Nokia 9 PureView Hands-on: All the cameras

At Mobile World Congress 2019, HMD Global, the owner of the Nokia smartphone brand, launched a variety of new handsets, including the flagship Nokia 9 PureView. While the phone is a mixed bag of features — with a dated front-facing aesthetic, a processor from 2018 and a rear camera array with five cameras — it definitely caught my attention.

HMD hasn’t said if the 9 PureView is coming to Canada, but either way I briefly went hands-on with the device.

2017 Aesthetic

From the front, the Nokia 9 PureView looks like a lot of smartphones from 2017.

It features considerable top and bottom bezels and a single front-facing camera with an Nokia logo adjacent. While some  dislike display notches, they add extra screen real estate and that’s something the PureView could use more of: the phone features a modest 79.7 percent screen-to-body ratio.

The device reminds me of handsets like the LG G6 and the OnePlus 5T. With it being 2019, the smartphone would have benefitted from a slimmer profile.

Flipping the 9 PureView over reveals the handset’s almost circular seven-sensor camera array. Even by 2019 standards, the setup is impressive. It includes a time of flight sensor, a dual LED flash module and five camera sensors.

The handset also includes an in-display fingerprint sensor, which further accentuates its mixed bag of features.

The 9 PureView feels quite light. Weighing in at 172g, it’s lighter than the OnePlus 6 and iPhone XS. With its light body and slightly rounded corners, the device was easy to hold, but it felt slippery and the back glass was a fingerprint magnet.

The handset sports a unibody design with 6,000 series aluminium that seamlessly blends into a Gorilla Glass 5 display. On the bottom, there’s no 3.5mm headphone port, but there is a USB-C port for charging.

On the right side, you can find the volume rocker and power button.

Display-wise, the handset features a 5.99-inch P-OLED screen with a 2,880 x 1,440-pixel resolution and HDR10. The screen wasn’t perfect, especially when compared to screens on phones like the Samsung Galaxy S10 or LG G8, but it offered rich blacks and a lot of colour. The screen was a bit on the saturated side. However, it still depicted colours accurately and pictures looked great and true-to-life.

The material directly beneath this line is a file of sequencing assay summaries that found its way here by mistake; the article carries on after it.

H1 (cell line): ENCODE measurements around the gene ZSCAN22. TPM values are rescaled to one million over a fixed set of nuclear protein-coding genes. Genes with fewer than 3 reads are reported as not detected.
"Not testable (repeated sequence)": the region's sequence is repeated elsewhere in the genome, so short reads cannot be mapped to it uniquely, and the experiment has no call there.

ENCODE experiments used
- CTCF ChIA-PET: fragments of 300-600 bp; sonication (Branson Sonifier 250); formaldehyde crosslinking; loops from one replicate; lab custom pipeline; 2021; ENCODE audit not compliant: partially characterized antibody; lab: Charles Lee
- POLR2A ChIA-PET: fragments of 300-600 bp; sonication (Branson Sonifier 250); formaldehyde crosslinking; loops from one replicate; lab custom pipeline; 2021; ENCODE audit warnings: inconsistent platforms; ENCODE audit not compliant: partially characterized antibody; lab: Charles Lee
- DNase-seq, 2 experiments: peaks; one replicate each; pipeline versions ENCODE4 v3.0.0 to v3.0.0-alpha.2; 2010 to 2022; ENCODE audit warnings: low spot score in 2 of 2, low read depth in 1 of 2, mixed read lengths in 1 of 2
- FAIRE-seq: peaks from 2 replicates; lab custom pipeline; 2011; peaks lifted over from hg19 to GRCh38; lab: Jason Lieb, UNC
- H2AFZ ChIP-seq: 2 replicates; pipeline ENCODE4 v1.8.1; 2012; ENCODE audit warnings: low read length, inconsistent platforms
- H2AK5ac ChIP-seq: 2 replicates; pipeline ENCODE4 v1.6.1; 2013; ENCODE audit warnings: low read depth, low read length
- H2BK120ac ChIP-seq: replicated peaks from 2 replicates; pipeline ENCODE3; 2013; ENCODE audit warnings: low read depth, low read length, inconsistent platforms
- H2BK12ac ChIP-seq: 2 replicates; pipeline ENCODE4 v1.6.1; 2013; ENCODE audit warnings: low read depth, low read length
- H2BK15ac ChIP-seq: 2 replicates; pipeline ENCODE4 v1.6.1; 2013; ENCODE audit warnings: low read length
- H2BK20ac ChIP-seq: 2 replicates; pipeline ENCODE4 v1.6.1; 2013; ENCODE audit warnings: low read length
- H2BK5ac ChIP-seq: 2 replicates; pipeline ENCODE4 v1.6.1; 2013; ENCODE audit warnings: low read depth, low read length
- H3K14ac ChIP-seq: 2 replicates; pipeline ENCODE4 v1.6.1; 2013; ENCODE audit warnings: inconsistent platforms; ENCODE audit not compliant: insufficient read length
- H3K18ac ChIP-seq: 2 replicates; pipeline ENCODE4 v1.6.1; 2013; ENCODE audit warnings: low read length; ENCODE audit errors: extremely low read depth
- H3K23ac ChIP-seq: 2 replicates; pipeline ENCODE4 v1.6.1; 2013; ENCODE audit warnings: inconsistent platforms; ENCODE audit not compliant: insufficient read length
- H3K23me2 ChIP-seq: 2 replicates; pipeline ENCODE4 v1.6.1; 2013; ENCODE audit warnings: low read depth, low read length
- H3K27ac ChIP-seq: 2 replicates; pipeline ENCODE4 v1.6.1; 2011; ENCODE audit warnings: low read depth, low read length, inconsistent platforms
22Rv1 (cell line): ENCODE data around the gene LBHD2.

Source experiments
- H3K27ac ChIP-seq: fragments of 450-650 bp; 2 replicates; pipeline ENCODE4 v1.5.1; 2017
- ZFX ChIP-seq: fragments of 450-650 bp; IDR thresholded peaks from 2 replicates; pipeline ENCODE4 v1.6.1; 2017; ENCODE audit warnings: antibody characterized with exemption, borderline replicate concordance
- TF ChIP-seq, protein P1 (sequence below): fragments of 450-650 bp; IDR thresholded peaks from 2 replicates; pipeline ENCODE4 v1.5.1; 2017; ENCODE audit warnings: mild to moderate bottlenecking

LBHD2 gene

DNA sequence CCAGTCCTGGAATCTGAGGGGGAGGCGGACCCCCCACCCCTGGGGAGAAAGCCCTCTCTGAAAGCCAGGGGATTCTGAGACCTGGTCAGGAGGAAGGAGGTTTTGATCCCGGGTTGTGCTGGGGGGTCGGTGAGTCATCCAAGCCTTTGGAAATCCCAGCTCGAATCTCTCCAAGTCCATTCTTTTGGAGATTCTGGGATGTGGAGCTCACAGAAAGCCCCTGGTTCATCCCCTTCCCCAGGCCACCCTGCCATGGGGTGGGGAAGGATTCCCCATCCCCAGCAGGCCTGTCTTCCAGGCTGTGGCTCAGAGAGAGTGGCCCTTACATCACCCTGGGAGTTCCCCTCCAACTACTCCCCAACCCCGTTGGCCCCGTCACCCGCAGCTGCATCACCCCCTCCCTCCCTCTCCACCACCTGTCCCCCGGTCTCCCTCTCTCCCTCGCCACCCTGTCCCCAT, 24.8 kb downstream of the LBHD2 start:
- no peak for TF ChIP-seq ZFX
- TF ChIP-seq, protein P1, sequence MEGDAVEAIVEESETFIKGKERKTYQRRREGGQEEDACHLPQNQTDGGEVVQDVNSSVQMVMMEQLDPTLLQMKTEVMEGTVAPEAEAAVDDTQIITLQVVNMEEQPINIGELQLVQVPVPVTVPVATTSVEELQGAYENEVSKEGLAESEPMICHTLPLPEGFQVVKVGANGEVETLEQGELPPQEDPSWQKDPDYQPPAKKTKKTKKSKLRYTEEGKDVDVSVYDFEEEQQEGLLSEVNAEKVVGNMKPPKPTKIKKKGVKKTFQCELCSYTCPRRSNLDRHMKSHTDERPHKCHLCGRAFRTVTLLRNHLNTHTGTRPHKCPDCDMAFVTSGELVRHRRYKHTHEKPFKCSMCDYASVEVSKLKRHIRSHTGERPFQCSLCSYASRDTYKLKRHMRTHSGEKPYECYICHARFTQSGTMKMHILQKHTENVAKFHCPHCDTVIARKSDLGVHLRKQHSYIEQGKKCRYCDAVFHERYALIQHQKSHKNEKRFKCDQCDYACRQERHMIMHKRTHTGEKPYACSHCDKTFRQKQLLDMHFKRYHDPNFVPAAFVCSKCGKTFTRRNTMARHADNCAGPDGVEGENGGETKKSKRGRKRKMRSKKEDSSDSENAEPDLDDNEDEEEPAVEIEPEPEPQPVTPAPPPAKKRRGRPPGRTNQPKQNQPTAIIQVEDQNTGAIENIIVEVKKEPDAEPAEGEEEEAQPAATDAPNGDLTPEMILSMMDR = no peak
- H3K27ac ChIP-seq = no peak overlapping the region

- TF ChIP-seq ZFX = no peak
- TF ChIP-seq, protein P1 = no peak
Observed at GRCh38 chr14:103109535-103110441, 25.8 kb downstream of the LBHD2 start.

Say cheese x 5

HMD used Nokia’s PureView, a brand that was previously associated with Lumia phones. Both the Nokia Lumia 920 and 930 were PureView Lumia devices, that featured on-chip image processors for — at the time — better image sampling, digital zoom and reduced noise. It’s safe to say that Nokia associates its PureView brand with phones with high-level camera performance.

The main highlight of this phone is its five rear-facing cameras. HMD has placed three monochromatic sensors for contrast, depth and exposure, as well as two RGB sensors for colour. Each of the five cameras sport 12-megapixel sensors, which can shoot simultaneously.

HMD says some of the advantages of its camera is the ability to capture 1200 layers of depth, capture more detail and that it has a better high dynamic range than phones that use fewer cameras.

I thought the images I took looked decent, though I took them while in a convention centre that didn’t have the best lighting. What I found interesting was the ability to take a picture in the normal camera mode then being able to go into the Photos app and change the depth of field on any of subject, whether the subject was in the foreground, the background or in between. HMD says it’s able to make these depths of field effect changes by producing 1200 layers of depth with each subject having its own layer of depth.

Phones like the iPhone XS and Samsung’s Galaxy Note 9 and S10 can change depth after taking pictures, however, being able to specifically pick a subject and change the depth around it is something that the Nokia 9 PureView was able to do easily.

During the hands-on, HMD Global showed off some of the native black and white photography that they allegedly took with the Nokia 9 PureView. I was impressed by the pictures and I’m looking forward to testing out its monochrome mode. When taking pictures in black and white, the 9 PureView uses its three monochrome sensors, so that the resulting photos are better exposed and feature more detail than photos taken by phones with a single monochrome sensor.

HMD says that its pictures can capture anywhere from 60 megapixels worth of data up to 240 megapixels worth of data when each camera shoots four times and fuses all of the data that is captured into one image.

On top of all of this, the 9 PureView can capture images in RAW and allows users to edit these images in Adobe Lightroom on-device.

HMD worked with Zeiss Optics, camera startup Light and Qualcomm on the five-camera setup. The Snapdragon 845 actually only supports three rear-facing cameras but Qualcomm optimized the chip to work with all the 9 PureView’s cameras.

Nokia 9 PureView processor, battery and availability

The Nokia 9 PureView sports a Snapdragon 845 processor, 6GB of RAM, Android 9 Pie and a 3,320mAh battery. I thought the 9 PureView ran pretty quickly, though I didn’t get the chance to truly put it through its paces.

That said, its 2018 processor is definitely not on par with phones like the S10 and the LG G8 with their Snapdragon 855 chipset. Additionally, the device runs Android One, a near-stock version of Android used by many of the company’s other handsets.

Alongside a 2018 processor the 9 PureView sports wireless charging.

The Nokia 9 PureView isn’t the best out there, nor is it the showiest, but it can take a good picture.

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